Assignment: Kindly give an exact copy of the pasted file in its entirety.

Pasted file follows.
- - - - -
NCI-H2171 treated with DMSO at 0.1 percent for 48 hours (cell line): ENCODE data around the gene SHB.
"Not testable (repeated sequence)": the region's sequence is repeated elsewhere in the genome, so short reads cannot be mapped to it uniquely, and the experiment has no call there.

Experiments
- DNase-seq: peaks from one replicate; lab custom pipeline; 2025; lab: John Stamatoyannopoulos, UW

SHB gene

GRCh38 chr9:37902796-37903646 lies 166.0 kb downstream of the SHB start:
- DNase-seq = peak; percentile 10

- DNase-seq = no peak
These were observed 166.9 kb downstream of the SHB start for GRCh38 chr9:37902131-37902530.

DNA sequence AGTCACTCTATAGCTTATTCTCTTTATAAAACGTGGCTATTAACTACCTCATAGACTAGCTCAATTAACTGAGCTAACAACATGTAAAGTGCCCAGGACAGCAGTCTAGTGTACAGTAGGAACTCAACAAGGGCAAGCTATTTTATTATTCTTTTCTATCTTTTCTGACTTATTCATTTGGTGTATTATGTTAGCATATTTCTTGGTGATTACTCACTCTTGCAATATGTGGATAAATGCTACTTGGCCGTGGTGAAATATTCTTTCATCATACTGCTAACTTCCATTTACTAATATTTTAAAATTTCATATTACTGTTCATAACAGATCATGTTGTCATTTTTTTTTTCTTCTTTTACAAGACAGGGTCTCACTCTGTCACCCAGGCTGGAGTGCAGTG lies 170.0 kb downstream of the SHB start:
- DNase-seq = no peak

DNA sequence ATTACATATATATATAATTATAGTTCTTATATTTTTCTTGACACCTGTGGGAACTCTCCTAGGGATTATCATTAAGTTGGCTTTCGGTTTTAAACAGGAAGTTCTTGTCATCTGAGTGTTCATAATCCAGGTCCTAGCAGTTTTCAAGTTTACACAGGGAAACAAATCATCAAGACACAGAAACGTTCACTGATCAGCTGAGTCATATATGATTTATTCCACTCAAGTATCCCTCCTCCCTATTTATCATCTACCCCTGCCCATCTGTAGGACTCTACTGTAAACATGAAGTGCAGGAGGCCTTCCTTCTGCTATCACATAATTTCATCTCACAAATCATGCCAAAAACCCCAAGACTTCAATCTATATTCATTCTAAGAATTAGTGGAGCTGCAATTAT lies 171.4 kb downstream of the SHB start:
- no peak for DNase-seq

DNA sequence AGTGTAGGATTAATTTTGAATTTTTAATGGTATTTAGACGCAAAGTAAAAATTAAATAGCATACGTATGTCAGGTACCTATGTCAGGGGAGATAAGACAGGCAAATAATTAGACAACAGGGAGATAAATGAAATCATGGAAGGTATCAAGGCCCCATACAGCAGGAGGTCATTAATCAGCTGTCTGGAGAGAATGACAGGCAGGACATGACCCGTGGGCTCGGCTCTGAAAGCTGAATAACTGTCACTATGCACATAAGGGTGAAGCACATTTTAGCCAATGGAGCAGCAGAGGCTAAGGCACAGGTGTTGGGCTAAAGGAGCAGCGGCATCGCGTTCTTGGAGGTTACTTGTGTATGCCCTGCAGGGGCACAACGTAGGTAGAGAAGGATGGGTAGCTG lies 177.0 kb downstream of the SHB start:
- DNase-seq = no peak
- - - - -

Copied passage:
NCI-H2171 treated with DMSO at 0.1 percent for 48 hours (cell line): ENCODE data around the gene SHB.
"Not testable (repeated sequence)": the region's sequence is repeated elsewhere in the genome, so short reads cannot be mapped to it uniquely, and the experiment has no call there.

Experiments
- DNase-seq: peaks from one replicate; lab custom pipeline; 2025; lab: John Stamatoyannopoulos, UW

SHB gene

GRCh38 chr9:37902796-37903646 lies 166.0 kb downstream of the SHB start:
- DNase-seq = peak; percentile 10

- DNase-seq = no peak
These were observed 166.9 kb downstream of the SHB start for GRCh38 chr9:37902131-37902530.

DNA sequence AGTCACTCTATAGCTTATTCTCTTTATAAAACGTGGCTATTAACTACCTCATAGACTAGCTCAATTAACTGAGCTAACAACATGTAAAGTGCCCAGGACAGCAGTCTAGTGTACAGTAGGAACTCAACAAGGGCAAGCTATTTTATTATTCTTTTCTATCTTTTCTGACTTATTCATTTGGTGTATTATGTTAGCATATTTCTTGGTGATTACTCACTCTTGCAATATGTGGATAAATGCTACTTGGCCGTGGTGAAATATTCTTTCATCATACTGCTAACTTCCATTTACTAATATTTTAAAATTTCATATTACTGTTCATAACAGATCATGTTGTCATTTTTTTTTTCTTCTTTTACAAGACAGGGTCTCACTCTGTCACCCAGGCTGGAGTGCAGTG lies 170.0 kb downstream of the SHB start:
- DNase-seq = no peak

DNA sequence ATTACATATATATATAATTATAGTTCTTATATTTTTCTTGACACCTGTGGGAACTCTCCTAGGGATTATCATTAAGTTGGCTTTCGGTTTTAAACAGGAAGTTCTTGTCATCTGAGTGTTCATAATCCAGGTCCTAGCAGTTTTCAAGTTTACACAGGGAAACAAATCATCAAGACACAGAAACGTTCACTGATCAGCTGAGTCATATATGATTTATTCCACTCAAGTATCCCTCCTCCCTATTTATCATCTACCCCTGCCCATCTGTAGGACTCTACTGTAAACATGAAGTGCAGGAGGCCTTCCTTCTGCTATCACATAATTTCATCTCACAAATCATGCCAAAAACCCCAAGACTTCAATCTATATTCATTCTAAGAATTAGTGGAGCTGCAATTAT lies 171.4 kb downstream of the SHB start:
- no peak for DNase-seq

DNA sequence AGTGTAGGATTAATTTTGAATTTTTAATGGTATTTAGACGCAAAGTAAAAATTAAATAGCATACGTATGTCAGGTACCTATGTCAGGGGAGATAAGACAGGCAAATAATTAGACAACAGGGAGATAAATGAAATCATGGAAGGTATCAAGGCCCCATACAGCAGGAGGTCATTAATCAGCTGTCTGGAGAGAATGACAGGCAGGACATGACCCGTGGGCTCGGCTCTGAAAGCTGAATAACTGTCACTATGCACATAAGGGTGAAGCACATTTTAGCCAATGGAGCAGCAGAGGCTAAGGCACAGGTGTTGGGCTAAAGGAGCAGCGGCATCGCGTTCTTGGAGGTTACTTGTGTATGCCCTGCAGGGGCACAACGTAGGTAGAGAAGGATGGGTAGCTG lies 177.0 kb downstream of the SHB start:
- DNase-seq = no peak